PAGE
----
Cheque is a very common form of negotiable instrument. If you have a savings bank account or current account in a bank, you can issue a cheque in your own name or in favor of others, thereby directing the bank to pay the specified amount to the person named in the cheque. Therefore, a cheque may be regarded as a bill of exchange; the only difference is that the bank is always the drawee in case of a cheque. The Negotiable Instruments Act, 1881 defines a cheque as a bill of exchange drawn on a specified banker and not expressed to be payable otherwise than on demand.
From the above dentition it appears that a cheque is an instrument in writing, containing an unconditional order, signed by the maker, directing a specified banker to pay, on demand, a certain sum of money only to, to the order of, a certain person or to the bearer of the instrument. The person who draws a cheque is called the ‘drawer’. The banker on whom it is drawn is the ‘drawee’ and the person in whose favor it is drawn is the ‘payee’. Actually, a cheque is an order by the account holder of the bank directing his banker to pay on demand, the specified amount, to or to the order of the person named therein or to the bearer.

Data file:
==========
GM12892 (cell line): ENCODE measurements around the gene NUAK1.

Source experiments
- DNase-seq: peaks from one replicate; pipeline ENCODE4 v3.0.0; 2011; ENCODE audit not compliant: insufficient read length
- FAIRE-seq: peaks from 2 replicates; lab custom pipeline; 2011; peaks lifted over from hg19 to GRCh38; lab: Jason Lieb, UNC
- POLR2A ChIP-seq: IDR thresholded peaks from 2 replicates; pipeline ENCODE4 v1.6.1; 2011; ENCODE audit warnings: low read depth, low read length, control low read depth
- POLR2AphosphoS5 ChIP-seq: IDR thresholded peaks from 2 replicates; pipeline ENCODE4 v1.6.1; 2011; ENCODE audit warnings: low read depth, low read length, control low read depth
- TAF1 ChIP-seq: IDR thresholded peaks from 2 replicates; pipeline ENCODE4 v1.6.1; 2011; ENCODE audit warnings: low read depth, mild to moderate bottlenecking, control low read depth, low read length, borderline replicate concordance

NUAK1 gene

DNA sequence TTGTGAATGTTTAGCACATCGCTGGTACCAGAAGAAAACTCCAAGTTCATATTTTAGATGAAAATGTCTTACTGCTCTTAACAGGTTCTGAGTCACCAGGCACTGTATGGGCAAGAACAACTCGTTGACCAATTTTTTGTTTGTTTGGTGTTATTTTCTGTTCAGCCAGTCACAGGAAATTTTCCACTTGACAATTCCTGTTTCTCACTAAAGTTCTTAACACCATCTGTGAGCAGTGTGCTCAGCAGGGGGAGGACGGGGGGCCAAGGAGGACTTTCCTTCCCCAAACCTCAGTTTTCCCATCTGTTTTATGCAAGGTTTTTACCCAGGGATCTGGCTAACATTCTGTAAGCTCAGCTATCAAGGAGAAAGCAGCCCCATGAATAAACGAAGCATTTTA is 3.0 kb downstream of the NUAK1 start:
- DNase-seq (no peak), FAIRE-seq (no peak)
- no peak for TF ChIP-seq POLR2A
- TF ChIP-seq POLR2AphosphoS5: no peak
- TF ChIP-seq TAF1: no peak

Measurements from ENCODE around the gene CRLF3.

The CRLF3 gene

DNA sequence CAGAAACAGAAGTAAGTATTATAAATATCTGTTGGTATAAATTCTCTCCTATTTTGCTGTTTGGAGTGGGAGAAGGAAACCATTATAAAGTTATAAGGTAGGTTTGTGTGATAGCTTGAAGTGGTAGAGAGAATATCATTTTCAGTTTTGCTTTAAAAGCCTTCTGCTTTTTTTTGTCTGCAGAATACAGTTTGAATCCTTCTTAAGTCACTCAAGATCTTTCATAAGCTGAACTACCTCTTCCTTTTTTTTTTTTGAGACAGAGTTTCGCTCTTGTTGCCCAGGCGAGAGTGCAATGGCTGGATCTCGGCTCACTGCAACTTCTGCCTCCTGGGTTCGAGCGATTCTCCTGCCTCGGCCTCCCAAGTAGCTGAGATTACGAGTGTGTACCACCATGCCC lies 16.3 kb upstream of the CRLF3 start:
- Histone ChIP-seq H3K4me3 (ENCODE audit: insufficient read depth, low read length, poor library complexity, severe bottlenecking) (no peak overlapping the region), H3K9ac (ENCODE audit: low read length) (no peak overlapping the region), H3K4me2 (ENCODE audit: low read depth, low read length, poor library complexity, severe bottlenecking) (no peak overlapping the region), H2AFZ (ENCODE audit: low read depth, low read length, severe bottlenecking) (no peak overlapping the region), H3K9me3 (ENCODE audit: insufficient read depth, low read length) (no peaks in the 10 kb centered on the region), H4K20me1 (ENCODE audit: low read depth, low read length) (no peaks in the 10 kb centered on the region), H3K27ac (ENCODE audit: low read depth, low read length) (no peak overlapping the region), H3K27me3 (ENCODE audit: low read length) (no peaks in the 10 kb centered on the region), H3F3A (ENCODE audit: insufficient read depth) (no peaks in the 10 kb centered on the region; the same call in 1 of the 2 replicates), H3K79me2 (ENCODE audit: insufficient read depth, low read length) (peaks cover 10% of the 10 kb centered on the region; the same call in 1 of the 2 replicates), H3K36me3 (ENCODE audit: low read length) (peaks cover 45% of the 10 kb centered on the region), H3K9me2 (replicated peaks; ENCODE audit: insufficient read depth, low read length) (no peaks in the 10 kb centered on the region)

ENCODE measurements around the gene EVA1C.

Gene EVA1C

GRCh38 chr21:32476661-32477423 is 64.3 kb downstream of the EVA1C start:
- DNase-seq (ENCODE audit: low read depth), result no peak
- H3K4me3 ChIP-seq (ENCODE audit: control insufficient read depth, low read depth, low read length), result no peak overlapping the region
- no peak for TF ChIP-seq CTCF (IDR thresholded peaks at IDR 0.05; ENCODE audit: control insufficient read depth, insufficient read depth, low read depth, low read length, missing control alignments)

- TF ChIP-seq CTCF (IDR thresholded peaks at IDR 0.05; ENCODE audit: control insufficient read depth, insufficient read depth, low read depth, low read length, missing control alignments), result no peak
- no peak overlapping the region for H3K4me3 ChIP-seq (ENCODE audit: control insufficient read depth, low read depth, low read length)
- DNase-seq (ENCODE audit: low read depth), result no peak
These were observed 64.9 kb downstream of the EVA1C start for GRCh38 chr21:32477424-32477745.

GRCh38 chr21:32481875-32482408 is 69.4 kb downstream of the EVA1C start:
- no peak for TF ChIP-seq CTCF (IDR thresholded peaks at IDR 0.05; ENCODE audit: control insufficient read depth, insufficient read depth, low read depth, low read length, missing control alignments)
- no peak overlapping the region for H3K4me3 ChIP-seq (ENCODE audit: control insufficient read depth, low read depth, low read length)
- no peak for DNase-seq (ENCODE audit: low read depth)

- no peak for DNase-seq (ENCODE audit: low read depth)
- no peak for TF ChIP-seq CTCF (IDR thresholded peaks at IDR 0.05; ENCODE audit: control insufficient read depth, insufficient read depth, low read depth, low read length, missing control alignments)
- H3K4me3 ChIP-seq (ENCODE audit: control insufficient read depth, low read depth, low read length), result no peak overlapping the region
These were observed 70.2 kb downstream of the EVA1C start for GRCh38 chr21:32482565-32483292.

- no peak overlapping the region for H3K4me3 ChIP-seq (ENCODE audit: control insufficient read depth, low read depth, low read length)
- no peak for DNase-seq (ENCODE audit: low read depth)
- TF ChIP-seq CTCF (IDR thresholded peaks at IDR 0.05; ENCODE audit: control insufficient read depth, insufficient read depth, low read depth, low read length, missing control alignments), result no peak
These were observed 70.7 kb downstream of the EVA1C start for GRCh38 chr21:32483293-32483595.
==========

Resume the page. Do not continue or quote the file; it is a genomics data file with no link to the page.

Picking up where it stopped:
Features of a Cheque
Cheque is one of the important negotiable instruments. It is frequently used by the people and business community in the course of their personal and business transactions. The definition of cheque has been given in Section 6 of Negotiable Instrument Act in these words,” A cheque is a bill of exchange drawn on a specified banker and is expressed to the payable, otherwise than on demand.” The essential requisites of cheque are as:
- Must be in Writing — The cheque may be written in hand by using ink or ballpoint pen, typed or even it may be printed. But the customer should not use pencil to fill up the cheque form. Even though other columns may be permitted to be written in hand or printed or typed, the signatures should be made by ink pen or ballpoint pen by the maker.